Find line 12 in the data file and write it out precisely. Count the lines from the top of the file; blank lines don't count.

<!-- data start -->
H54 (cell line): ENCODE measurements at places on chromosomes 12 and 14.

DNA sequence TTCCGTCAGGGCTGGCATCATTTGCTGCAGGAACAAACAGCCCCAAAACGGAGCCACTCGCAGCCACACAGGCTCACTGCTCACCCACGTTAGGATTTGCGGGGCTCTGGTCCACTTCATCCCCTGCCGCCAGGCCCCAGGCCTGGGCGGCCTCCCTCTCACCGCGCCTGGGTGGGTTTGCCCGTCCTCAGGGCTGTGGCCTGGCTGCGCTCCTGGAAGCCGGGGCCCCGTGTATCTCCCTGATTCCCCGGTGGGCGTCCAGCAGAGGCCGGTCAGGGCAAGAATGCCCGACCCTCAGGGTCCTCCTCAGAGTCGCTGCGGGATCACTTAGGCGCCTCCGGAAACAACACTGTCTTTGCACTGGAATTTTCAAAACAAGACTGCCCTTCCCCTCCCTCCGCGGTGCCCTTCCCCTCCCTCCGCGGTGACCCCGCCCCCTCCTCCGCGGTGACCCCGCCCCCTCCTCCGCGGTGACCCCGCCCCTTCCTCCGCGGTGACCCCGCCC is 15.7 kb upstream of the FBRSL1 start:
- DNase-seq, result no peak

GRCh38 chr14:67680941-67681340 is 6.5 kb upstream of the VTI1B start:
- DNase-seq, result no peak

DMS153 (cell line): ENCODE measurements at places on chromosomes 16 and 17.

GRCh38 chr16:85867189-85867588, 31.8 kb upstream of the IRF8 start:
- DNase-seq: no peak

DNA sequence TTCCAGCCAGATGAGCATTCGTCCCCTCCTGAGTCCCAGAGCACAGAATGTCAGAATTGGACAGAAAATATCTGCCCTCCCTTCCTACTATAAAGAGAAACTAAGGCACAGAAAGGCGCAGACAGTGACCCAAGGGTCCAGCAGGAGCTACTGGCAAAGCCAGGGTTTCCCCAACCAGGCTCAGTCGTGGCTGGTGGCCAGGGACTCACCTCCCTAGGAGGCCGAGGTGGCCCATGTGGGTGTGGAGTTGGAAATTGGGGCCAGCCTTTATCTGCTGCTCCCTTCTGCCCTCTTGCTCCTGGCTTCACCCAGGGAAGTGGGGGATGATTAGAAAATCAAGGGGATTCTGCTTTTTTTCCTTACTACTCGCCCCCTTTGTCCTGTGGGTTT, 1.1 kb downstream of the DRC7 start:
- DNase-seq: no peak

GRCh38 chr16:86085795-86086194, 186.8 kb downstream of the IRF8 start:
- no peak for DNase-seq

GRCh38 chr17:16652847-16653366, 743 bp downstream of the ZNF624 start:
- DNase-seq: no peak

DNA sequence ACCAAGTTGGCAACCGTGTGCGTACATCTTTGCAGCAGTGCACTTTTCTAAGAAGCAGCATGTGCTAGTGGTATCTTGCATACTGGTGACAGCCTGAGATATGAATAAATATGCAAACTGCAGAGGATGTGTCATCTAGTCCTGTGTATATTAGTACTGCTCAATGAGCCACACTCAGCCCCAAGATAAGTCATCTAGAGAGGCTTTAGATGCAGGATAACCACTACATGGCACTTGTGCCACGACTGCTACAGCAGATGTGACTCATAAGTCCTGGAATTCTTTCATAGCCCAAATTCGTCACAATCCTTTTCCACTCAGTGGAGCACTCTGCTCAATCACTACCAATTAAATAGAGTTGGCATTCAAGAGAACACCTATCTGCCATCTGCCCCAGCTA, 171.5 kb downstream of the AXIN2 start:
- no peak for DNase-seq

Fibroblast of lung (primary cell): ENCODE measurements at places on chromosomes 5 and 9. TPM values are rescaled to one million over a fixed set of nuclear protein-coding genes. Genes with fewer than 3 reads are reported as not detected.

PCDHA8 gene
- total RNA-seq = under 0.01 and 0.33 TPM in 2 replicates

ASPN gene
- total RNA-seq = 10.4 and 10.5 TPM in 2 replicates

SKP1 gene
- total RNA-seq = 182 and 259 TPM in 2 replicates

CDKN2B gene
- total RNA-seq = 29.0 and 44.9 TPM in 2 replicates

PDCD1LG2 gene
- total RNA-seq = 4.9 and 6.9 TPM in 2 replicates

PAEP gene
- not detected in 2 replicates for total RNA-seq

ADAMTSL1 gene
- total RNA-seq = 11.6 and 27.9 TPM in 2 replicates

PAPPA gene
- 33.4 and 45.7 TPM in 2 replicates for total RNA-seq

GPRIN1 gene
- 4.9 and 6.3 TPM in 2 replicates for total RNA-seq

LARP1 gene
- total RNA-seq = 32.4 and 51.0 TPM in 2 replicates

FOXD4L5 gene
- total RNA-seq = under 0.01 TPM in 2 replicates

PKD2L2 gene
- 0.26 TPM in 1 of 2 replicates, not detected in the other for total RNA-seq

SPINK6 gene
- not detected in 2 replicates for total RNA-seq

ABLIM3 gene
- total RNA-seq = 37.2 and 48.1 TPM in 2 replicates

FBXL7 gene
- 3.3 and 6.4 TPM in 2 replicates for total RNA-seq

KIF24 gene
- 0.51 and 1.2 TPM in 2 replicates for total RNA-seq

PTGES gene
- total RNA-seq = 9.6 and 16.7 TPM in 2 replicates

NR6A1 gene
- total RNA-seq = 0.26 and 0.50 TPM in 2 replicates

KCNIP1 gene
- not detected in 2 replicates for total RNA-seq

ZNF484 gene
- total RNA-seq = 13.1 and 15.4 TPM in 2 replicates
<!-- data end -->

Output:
- no peak for DNase-seq